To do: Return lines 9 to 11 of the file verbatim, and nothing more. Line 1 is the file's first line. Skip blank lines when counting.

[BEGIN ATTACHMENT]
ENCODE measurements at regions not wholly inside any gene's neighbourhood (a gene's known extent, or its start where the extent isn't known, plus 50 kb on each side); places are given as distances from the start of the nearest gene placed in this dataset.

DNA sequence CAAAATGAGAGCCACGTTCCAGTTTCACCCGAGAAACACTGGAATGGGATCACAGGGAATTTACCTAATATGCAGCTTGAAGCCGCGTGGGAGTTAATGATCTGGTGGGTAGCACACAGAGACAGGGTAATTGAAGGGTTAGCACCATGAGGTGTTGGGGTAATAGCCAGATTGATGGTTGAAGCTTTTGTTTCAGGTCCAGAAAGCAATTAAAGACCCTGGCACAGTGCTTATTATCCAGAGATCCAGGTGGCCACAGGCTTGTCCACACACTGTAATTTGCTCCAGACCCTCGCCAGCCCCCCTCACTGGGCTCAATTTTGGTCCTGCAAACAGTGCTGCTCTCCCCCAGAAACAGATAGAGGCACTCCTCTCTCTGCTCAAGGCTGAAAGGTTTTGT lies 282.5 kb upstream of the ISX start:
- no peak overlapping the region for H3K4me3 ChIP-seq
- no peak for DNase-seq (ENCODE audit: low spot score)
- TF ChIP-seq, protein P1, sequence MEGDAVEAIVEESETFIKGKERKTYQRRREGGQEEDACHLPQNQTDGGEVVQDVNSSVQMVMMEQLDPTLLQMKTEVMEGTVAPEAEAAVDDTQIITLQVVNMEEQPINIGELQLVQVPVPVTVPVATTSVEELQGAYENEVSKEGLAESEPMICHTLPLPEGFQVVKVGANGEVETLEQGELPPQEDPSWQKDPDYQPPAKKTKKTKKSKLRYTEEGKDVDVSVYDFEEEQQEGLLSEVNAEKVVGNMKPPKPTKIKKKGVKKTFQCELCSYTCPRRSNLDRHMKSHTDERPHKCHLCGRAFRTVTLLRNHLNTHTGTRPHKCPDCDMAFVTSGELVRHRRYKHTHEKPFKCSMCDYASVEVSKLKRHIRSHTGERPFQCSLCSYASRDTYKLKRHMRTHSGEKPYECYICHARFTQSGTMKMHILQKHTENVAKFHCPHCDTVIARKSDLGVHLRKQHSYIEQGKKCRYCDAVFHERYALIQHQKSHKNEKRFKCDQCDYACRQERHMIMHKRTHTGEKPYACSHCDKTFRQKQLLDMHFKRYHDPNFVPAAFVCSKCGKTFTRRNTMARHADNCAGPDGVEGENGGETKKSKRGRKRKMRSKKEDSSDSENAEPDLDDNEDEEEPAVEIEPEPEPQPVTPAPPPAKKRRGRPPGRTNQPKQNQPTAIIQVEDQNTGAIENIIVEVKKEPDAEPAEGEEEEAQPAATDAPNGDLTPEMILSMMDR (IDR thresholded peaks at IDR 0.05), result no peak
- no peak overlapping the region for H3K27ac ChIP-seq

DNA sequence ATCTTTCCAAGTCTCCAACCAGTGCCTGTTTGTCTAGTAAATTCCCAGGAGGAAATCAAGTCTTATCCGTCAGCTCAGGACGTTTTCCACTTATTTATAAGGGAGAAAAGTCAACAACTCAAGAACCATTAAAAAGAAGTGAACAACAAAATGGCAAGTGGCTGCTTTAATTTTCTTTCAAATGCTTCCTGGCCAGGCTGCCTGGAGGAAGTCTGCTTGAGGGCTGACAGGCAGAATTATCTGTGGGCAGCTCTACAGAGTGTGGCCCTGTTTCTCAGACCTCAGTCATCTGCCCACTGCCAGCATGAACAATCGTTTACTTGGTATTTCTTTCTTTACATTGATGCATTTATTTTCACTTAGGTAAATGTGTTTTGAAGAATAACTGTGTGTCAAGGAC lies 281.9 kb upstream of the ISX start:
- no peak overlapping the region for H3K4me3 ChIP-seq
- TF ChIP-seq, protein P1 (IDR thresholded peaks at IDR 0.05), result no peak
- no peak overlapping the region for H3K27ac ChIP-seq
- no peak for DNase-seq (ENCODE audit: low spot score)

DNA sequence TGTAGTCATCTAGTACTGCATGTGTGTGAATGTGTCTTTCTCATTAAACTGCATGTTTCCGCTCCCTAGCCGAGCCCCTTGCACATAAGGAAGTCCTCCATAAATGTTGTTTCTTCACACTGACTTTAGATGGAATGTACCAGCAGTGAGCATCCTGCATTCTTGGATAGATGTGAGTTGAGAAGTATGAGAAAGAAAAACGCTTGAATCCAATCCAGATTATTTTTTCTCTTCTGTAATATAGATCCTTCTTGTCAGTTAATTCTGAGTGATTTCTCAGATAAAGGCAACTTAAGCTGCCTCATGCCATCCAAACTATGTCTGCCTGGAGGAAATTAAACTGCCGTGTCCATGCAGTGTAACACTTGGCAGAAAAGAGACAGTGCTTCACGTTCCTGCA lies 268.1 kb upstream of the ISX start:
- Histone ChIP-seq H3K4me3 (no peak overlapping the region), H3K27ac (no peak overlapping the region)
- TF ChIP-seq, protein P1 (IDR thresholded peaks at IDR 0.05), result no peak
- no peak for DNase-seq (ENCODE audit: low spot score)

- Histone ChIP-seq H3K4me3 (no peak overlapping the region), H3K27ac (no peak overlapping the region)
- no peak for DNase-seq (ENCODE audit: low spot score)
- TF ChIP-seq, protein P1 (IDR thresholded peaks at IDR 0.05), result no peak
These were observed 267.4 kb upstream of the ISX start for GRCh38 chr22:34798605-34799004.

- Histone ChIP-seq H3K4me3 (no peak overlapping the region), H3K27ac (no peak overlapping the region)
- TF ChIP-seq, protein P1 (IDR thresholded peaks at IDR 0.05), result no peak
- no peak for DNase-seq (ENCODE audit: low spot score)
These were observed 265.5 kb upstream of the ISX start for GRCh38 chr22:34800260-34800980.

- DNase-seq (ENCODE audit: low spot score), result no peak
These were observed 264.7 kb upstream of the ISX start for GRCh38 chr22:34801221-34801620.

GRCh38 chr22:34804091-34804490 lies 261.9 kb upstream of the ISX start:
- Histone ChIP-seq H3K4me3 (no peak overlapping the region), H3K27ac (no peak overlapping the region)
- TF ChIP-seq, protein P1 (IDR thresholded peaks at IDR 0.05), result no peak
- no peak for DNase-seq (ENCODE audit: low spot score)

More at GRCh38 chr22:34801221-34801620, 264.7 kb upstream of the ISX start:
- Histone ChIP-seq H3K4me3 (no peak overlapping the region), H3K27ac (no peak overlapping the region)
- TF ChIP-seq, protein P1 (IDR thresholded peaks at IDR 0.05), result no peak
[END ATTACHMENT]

- TF ChIP-seq, protein P1 (IDR thresholded peaks at IDR 0.05), result no peak
- no peak overlapping the region for H3K27ac ChIP-seq
- no peak for DNase-seq (ENCODE audit: low spot score)